Jon Barker, DMA, made a great choice when he decided to forego the possibility of studying engineering and instead built a lifetime of singing and teaching others to sing. His father played multiple musical instruments, and Jon’s early days focused on church music. He sang in his church, where Methodists, Presbyterians, and Baptists all met together and sang. His formal education included a B.A. in Vocal Music Education, a Masters of Vocal Church Music, and a DMA from Louisiana State University, where he completed his doctoral dissertation, A Musical Analysis of Songs and Proverbs of William Blake by Edward Benjamin Britten. Along the way, he studied with Gertrude Sandrock in Pittsburgh, Lee Fiser and Davis Bingham in Monroe, LA; Frank Stovall in Fort Worth, Todd Duncan in DC, and Earl Redding in Baton Rouge.
Dr. Barker joined NATS in 1961. He refers to his NATS experiences at the local, regional, and national levels as “super!” Through NATS, he enhanced his knowledge of the science of voice and voice pedagogy. NATS also led to his study of breathing (the Titze Study). He is proof that studying breathing works…he once sang the entire Messiah three times in one day! “Of the 75 years of NATS, I have been a member for 61 of those years,” he noted. “Membership in NATS afforded me the opportunity to hear outstanding international singers, observe nationally recognized master teachers, work with outstanding voice teachers and administrators, and develop lasting friendships.”
A stint in the U.S. Army from (1961-1964) led to the U.S. Army Chorus. The Army provided opportunities for international travel and performance. Highlights included Christmas concerts at the Pentagon service in the Concourse, including solo performances at the service led by the Rev. Billy Graham, performing with the full Chorus at the Library of Congress honoring Carl Sandberg, and singing with the U.S. Marine Band at Arlington Cemetery, where the speaker was President John F. Kennedy.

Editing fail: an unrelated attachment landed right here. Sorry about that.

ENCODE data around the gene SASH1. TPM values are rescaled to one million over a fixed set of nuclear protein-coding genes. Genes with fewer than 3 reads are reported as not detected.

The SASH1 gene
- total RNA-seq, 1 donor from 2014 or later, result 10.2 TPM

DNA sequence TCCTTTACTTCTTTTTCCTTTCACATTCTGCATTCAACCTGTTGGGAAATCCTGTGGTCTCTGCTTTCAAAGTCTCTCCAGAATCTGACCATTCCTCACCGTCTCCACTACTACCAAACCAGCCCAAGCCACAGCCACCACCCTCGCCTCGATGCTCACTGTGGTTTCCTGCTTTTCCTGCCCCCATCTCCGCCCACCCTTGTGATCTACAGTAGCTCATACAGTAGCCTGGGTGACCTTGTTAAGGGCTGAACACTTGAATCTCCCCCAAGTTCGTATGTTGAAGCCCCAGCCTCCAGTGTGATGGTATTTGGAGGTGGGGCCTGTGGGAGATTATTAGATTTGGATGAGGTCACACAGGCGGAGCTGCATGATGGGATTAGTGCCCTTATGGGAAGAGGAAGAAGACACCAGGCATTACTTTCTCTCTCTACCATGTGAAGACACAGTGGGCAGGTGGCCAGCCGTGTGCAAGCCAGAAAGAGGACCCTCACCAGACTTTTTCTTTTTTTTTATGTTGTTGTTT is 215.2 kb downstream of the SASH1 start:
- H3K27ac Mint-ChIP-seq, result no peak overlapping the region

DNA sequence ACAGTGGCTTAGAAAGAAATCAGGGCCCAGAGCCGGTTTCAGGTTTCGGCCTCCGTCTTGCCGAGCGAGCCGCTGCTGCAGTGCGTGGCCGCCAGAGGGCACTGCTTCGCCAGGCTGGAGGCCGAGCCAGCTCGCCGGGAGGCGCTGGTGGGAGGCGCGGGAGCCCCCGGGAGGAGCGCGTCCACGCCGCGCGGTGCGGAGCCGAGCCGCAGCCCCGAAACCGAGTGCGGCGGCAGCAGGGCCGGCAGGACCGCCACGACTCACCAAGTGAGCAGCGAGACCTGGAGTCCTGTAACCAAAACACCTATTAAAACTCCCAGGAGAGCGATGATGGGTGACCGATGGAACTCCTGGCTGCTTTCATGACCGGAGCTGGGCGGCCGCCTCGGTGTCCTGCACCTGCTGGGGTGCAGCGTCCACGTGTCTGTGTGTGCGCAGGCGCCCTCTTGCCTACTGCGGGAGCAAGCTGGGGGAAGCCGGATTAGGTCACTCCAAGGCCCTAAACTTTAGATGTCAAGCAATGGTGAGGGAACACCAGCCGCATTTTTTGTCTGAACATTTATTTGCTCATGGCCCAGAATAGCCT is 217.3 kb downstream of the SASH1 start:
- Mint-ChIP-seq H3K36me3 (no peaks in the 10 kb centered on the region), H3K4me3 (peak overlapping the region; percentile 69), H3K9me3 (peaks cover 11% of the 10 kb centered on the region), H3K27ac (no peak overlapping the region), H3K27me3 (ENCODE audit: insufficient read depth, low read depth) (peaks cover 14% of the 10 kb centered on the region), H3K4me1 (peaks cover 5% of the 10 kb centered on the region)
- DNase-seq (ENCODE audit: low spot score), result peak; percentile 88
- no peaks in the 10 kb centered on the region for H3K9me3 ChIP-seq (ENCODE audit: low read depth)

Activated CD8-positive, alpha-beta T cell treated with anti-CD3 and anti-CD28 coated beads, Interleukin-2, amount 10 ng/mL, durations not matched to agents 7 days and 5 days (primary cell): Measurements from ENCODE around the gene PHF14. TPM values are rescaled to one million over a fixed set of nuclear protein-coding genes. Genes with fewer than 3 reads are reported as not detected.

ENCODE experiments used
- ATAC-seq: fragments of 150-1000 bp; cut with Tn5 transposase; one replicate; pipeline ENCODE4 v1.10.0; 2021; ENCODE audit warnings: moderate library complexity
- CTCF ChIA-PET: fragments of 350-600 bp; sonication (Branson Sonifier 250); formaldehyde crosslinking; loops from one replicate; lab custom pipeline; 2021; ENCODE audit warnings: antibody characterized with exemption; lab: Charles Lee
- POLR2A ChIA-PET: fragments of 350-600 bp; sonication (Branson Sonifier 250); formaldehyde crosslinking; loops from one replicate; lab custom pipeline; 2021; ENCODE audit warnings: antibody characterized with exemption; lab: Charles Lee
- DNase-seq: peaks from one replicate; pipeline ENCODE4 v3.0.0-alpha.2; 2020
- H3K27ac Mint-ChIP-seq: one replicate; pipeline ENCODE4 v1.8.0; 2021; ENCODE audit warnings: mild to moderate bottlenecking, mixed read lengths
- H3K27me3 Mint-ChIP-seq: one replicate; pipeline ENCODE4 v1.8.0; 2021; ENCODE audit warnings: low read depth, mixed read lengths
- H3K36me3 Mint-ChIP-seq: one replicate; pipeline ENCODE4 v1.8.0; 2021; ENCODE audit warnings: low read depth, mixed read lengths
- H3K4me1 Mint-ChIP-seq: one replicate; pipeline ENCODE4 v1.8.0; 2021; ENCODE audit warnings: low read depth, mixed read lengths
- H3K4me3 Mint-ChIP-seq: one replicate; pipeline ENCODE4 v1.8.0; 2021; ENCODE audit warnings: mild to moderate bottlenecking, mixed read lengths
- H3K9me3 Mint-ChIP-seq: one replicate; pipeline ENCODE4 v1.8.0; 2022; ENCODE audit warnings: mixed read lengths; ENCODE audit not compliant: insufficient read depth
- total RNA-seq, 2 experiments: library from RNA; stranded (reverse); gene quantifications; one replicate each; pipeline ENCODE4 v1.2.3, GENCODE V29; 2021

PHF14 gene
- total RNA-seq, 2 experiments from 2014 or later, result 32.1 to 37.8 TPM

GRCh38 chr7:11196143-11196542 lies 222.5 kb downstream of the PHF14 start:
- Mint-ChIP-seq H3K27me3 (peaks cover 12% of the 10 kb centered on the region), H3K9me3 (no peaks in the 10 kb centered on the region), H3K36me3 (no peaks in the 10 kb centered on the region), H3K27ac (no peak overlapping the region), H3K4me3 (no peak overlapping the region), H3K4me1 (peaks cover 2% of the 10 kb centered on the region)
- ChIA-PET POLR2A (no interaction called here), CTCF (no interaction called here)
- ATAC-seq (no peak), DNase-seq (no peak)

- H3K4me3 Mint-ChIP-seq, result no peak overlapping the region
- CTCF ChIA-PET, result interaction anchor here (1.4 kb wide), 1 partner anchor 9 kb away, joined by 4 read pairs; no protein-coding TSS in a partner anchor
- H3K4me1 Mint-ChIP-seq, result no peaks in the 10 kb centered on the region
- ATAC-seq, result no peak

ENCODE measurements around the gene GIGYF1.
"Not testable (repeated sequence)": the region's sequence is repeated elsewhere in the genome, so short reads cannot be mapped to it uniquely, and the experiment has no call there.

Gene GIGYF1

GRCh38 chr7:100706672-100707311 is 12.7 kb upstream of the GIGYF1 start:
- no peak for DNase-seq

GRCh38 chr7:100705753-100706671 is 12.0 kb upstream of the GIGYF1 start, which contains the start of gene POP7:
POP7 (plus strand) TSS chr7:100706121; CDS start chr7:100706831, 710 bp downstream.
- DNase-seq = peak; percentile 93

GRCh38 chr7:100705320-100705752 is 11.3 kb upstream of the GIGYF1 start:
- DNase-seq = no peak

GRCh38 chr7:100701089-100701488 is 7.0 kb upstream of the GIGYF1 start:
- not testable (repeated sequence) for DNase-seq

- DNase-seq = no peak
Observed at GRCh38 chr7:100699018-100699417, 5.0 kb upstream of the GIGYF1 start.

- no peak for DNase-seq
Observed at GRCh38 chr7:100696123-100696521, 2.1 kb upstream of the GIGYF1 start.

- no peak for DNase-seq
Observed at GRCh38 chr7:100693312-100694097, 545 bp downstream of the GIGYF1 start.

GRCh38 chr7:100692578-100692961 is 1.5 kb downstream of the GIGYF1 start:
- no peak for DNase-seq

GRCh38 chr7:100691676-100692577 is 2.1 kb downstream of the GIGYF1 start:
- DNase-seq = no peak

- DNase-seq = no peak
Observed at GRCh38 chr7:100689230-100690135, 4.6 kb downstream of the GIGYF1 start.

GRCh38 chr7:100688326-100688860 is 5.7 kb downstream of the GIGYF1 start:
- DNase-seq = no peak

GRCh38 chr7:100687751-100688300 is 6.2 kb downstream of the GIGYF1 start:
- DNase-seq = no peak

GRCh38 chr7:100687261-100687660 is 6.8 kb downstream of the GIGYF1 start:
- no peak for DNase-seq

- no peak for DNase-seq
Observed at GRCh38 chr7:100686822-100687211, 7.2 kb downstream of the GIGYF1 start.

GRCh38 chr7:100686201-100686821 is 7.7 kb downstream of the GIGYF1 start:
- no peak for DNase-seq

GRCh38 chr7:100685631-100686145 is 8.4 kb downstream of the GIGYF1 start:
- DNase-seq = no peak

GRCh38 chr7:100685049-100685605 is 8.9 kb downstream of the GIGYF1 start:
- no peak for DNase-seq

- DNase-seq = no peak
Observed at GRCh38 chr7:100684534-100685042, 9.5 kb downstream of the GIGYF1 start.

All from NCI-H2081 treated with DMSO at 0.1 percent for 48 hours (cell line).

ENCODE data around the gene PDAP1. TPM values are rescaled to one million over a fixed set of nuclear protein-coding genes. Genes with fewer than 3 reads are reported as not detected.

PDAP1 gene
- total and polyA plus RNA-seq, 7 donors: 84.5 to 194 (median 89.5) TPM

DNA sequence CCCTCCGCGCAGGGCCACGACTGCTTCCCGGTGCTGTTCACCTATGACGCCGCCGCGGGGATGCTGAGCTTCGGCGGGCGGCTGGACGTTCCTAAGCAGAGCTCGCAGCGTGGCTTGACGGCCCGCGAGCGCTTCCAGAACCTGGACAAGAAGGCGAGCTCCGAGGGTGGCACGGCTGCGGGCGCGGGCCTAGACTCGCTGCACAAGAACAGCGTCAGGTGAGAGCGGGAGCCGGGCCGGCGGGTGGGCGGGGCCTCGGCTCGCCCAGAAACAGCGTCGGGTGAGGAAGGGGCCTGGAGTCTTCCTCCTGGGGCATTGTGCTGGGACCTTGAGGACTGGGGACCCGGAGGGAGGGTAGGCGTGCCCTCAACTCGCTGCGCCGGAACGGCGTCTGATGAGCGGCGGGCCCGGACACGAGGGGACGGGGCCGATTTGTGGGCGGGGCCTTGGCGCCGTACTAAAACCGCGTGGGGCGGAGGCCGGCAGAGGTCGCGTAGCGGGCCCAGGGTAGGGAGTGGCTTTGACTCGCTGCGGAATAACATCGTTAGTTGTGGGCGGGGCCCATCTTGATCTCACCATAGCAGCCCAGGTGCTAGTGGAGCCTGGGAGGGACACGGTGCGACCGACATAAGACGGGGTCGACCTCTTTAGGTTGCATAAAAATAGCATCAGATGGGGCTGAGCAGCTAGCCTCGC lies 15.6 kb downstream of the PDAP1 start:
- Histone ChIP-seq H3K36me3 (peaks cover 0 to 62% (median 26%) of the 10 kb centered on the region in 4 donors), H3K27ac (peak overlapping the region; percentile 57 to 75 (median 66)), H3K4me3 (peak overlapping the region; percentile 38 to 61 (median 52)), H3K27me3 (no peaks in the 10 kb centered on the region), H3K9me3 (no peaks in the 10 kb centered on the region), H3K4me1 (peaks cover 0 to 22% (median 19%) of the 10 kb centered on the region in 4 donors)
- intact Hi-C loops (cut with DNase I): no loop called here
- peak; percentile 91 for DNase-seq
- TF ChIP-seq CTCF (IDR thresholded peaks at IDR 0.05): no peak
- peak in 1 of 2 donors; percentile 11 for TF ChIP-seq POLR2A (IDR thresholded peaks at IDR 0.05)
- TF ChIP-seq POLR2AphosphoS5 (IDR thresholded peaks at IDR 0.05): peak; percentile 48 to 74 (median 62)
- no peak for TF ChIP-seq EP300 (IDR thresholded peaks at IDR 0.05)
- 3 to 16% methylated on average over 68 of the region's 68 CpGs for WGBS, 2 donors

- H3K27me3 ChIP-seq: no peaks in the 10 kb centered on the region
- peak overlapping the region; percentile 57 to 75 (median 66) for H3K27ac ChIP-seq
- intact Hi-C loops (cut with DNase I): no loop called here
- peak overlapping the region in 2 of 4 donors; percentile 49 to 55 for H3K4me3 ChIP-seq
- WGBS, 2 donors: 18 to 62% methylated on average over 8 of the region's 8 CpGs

Following his stint in the Army, he stayed in Arlington, Virginia, working with a Beltway church and starting an award-winning Boys Choir. During that time, he continued his study with Todd Duncan (the original Porgy) and worked with Duncan teaching voice in his Virginia studio. This was followed by a move to Louisiana to pursue his DMA and three years teaching voice at Louisiana College and then 37 years of teaching at Louisiana Tech University, where he retired in 2006.
“There was never a day when I went to work when I didn’t anticipate a lot of joy,” Dr. Barker says. “Teaching was always a delight.” While he categorizes his teaching as primarily classical, he says, “I taught students to sing correctly, and then turned them loose to find their own music genre.” He counts Trace Adkins among his more famous students, who certainly found his own way…to great country music performances. His first voice student at Louisiana College was Fred Urrey, who toured Europe most of his concert life, taught at Westminster Choir College in Pennsylvania, and only recently retired from Rutgers University as Professor of Voice.
Now age 81, Dr. Barker says his voice is better than in his younger years. Now Professor Emeritus of Music at LATechU, he has given five local concerts since his retirement, and he has enjoyed providing input to individuals who are writing monographs or dissertations on the aging voice. Learning, teaching, singing…NATS for a lifetime!